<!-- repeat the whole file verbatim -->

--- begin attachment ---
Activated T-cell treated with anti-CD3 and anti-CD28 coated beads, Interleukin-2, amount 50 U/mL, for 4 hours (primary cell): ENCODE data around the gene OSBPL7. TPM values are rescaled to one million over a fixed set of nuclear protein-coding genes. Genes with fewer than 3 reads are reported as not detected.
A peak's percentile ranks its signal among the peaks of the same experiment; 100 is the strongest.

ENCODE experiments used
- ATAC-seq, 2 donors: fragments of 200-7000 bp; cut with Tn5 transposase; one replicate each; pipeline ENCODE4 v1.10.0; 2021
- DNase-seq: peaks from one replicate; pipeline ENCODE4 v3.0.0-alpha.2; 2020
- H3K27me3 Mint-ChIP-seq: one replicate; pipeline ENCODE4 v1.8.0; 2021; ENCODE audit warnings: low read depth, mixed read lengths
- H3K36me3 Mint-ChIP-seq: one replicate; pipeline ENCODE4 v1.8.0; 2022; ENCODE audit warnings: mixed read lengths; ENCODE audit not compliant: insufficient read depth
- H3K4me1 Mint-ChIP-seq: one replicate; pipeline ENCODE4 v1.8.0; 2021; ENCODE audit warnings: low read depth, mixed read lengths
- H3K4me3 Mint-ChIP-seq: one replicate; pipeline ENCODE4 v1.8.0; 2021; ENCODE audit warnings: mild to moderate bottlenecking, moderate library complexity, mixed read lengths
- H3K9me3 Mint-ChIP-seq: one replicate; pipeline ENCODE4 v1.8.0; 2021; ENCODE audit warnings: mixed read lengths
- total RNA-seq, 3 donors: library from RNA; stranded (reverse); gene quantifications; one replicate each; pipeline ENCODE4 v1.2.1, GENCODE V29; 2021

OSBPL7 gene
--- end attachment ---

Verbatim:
Activated T-cell treated with anti-CD3 and anti-CD28 coated beads, Interleukin-2, amount 50 U/mL, for 4 hours (primary cell): ENCODE data around the gene OSBPL7. TPM values are rescaled to one million over a fixed set of nuclear protein-coding genes. Genes with fewer than 3 reads are reported as not detected.
A peak's percentile ranks its signal among the peaks of the same experiment; 100 is the strongest.

ENCODE experiments used
- ATAC-seq, 2 donors: fragments of 200-7000 bp; cut with Tn5 transposase; one replicate each; pipeline ENCODE4 v1.10.0; 2021
- DNase-seq: peaks from one replicate; pipeline ENCODE4 v3.0.0-alpha.2; 2020
- H3K27me3 Mint-ChIP-seq: one replicate; pipeline ENCODE4 v1.8.0; 2021; ENCODE audit warnings: low read depth, mixed read lengths
- H3K36me3 Mint-ChIP-seq: one replicate; pipeline ENCODE4 v1.8.0; 2022; ENCODE audit warnings: mixed read lengths; ENCODE audit not compliant: insufficient read depth
- H3K4me1 Mint-ChIP-seq: one replicate; pipeline ENCODE4 v1.8.0; 2021; ENCODE audit warnings: low read depth, mixed read lengths
- H3K4me3 Mint-ChIP-seq: one replicate; pipeline ENCODE4 v1.8.0; 2021; ENCODE audit warnings: mild to moderate bottlenecking, moderate library complexity, mixed read lengths
- H3K9me3 Mint-ChIP-seq: one replicate; pipeline ENCODE4 v1.8.0; 2021; ENCODE audit warnings: mixed read lengths
- total RNA-seq, 3 donors: library from RNA; stranded (reverse); gene quantifications; one replicate each; pipeline ENCODE4 v1.2.1, GENCODE V29; 2021

OSBPL7 gene